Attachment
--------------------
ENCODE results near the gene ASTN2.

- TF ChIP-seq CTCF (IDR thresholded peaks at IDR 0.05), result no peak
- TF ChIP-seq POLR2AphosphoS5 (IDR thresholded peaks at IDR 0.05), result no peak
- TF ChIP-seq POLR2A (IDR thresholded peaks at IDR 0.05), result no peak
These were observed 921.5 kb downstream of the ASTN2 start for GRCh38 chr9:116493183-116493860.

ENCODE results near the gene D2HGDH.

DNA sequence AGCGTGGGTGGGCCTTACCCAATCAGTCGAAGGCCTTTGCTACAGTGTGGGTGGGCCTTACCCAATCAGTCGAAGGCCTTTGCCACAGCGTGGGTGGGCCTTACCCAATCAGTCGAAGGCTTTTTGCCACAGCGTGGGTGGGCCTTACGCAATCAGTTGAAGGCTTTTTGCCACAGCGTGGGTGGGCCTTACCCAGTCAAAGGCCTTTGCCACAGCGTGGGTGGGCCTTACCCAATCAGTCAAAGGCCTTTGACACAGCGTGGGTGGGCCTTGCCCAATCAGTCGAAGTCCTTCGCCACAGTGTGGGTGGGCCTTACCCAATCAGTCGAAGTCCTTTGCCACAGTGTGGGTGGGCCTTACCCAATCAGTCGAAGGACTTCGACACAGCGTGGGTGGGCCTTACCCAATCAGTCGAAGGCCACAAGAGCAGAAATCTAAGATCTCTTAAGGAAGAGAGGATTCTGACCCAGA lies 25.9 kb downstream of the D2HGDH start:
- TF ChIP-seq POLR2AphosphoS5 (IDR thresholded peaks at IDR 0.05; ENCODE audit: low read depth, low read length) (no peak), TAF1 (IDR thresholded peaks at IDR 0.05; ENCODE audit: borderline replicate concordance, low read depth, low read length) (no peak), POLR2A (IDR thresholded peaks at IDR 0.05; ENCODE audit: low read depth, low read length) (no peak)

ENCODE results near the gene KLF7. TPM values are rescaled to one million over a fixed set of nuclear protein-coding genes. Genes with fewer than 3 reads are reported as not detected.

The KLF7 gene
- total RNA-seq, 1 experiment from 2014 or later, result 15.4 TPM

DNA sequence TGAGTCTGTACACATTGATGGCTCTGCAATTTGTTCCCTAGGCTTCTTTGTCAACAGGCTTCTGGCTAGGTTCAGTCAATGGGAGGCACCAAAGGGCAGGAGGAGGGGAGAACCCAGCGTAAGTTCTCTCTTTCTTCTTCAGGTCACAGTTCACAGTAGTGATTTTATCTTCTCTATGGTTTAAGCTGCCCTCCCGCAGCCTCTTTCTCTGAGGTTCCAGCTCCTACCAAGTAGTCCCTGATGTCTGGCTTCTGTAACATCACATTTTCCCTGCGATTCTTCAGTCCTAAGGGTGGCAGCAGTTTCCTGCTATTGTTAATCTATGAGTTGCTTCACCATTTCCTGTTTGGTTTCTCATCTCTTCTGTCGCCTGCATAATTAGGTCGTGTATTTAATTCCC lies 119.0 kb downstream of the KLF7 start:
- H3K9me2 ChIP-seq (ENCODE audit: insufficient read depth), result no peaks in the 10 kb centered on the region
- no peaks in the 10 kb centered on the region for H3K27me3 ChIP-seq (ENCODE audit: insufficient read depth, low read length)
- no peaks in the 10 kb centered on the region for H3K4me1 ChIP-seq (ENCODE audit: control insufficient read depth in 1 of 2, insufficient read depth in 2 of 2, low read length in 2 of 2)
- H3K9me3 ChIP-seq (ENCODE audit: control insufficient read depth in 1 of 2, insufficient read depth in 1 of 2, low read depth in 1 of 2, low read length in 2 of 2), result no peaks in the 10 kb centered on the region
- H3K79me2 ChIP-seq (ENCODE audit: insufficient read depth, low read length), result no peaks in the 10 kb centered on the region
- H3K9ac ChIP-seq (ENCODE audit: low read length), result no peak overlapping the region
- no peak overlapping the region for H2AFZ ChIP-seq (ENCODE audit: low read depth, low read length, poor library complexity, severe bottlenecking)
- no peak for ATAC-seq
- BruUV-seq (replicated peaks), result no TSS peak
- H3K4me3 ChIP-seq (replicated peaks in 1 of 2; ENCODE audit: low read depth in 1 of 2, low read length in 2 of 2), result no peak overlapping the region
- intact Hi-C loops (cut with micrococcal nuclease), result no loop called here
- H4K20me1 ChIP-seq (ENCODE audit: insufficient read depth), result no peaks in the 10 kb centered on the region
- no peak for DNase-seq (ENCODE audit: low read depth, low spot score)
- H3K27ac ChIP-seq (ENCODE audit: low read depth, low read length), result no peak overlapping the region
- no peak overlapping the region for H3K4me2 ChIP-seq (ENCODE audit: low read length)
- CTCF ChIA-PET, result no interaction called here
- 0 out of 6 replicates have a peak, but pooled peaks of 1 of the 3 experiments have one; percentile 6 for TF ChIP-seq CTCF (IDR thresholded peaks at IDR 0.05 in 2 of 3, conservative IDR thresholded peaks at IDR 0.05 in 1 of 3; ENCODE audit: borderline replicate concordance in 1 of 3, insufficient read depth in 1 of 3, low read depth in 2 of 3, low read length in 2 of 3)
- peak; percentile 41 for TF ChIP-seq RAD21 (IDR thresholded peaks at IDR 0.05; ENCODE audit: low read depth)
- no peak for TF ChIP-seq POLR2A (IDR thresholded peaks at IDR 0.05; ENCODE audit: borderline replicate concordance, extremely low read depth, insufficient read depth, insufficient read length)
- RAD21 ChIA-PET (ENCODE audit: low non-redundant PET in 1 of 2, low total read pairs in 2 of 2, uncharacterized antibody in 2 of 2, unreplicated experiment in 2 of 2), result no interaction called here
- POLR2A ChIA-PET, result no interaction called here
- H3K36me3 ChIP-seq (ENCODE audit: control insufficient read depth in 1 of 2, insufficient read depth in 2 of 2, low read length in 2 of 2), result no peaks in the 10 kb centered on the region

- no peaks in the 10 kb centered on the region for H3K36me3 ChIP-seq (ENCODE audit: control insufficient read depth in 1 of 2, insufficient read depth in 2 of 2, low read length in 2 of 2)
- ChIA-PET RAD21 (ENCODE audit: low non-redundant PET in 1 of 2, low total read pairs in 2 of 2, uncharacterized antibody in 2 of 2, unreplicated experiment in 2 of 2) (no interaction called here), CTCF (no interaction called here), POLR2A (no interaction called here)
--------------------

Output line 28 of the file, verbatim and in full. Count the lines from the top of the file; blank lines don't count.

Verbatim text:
- CTCF ChIA-PET, result no interaction called here